Saturday, June 16, 2012

Brined Roasted Chicken with Celeriac Mash

If you asked me what my favourite thing to cook is the answer would probably be chicken, not exactly sure why because I used to be a vegetarian most of my life but I think it's the fact that I find it a challenging ingredient (dry, I'm a fan of the leg anyway) and pride myself at cooking it to ensure it's juiciness.

My go to ingredient when it comes to chicken is always LEMON, the acidity really works it's tenderizing magic on any part of the chicken, and I also like to do indian recipes with a yogurt marinade to achieve similarly tender results. 

Today I'm going to talk about brining my first chicken, don't know what took so long to do this since I cook chicken all the time and have used this method for our organic-free range turkey last October, you can see it here 

The whole process is very simple, I took the thawed or fresh chicken and put it in a big stainless steel pot/bowl, add cold water over top and dump in:

- Handfuls of sea salt
- A tbsp of raw sugar (just had it on the counter)
-1 whole head of garlic (sliced horizontally to keep it in tact)
-1 large onion with skin and all sliced in two halves keeping the root in tact,
- a handful of black peppercorns
- some lemon juice (or vinegar..) not sure if this is a traditional brine ingredient but I like my acidity.

I left it in the fridge for 8 hours or so, then removed the chicken gently (it's wet and you don't want to get chicken water all over the place) gently laying it in a baking casserole or pan.   Allow it to come to room temperature and drizzle the top with some olive oil (I had no butter at home! but if you do use it!) and Worcestershire sauce then preheat the oven to 450, bake for 30 minutes and reduce the temperature to 425 and continue cooking, if the skin gets too dark too quick reduce to 400 and cook until the juices run clear when you pull the leg away from the body or use a meat thermometer to ensure safe internal temperatures.

I just set mine on a bed of carrots and threw in a bit of chicken stock in the bottom of the pan, at some point I propped up the chicken a bit and added a tiny drop of hot boiled water to the bottom so pan juices don't burn.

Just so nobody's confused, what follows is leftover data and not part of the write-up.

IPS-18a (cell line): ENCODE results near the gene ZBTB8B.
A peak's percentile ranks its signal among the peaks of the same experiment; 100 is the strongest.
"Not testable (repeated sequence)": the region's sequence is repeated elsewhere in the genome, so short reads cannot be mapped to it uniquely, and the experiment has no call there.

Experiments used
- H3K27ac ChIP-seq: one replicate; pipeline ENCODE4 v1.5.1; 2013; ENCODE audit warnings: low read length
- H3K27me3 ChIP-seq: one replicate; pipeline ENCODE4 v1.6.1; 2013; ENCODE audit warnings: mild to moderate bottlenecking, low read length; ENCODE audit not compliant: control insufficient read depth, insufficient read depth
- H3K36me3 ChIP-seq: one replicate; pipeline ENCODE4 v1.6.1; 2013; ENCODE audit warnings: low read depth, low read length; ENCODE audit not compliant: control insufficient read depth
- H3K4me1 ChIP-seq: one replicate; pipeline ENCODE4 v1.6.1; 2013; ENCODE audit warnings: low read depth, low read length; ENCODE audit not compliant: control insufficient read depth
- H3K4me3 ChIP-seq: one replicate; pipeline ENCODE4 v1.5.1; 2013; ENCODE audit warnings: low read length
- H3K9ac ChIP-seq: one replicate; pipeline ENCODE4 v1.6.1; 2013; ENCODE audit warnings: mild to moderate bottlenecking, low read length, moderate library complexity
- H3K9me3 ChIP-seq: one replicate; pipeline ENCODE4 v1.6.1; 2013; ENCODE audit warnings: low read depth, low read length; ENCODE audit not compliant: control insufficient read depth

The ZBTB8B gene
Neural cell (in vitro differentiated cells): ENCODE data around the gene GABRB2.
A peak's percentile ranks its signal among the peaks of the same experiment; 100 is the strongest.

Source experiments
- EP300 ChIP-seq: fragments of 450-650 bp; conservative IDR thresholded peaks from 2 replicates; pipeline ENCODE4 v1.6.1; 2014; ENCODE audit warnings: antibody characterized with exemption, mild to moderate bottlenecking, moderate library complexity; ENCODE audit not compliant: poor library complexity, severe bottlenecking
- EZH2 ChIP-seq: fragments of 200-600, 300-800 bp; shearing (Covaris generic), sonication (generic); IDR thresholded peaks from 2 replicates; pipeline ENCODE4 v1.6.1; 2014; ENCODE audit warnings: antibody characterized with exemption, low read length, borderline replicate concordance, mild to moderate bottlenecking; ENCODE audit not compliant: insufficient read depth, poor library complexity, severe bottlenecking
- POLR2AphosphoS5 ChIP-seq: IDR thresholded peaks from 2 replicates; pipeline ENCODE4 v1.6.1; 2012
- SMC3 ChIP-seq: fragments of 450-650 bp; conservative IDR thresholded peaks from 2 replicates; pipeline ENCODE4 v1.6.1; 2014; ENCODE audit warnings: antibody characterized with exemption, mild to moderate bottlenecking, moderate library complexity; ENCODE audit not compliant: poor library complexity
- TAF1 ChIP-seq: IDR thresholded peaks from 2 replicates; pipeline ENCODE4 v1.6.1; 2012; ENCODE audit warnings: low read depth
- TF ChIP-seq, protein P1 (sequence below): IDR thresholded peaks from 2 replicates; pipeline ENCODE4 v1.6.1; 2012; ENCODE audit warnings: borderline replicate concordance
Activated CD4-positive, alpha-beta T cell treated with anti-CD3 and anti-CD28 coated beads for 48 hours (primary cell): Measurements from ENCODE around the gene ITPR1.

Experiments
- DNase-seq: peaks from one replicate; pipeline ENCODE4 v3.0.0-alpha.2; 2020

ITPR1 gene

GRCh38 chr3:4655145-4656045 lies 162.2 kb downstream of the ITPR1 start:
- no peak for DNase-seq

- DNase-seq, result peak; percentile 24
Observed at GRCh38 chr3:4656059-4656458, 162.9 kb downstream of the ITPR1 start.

Now for the side dish, a vegetable I don't think I've ever purchased before but thanks to Stefano Faita (it's a CBC cooking show here in Canada) convincing me that it is going to taste just like mashed potatoes so I thought I'd give it a go! Why not?

It's a bit of a weird root and the first time I decided to try the recipe I bought the wrong vegetable, haha.  I grabbed a wax coated Rhutabaga which took quite a bit to cook. It was actually still good! 

The celery root on the other hand smells just like a delicate celery and so I peeled it and removed the rooted parts in the bottom, chopped in in small dices and then set it in a pan with some milk (or try half and half?) and let it simmer away, keeping an eye on it because milk overflows.   Seasoned it delicately with salt and a dash of pepper because I wanted to really see how this veg tastes.  

Once it's tender I pureed it.    

I'm telling you it's delicious!  I was scooping it out of the blender as not to waste any because it was that good!!!!

I love trying new things and so glad I did, I'm sure it has to be healthier than eating mashed potatoes, I ate the whole batch myself and it didn't make me feel full and weighed down the way a starch would. 
Give it a try, I think kids would like it too. 

Here's Stefano's recipe.  I cooked mine in the milk and added no butter.  It was so good that I would keep making it.

I can see myself experimenting with this ingredient again and again, maybe adding some cheese, the combination of cheese and celery is one that I enjoy very much so it could work.

Hope you enjoyed these recipes :)

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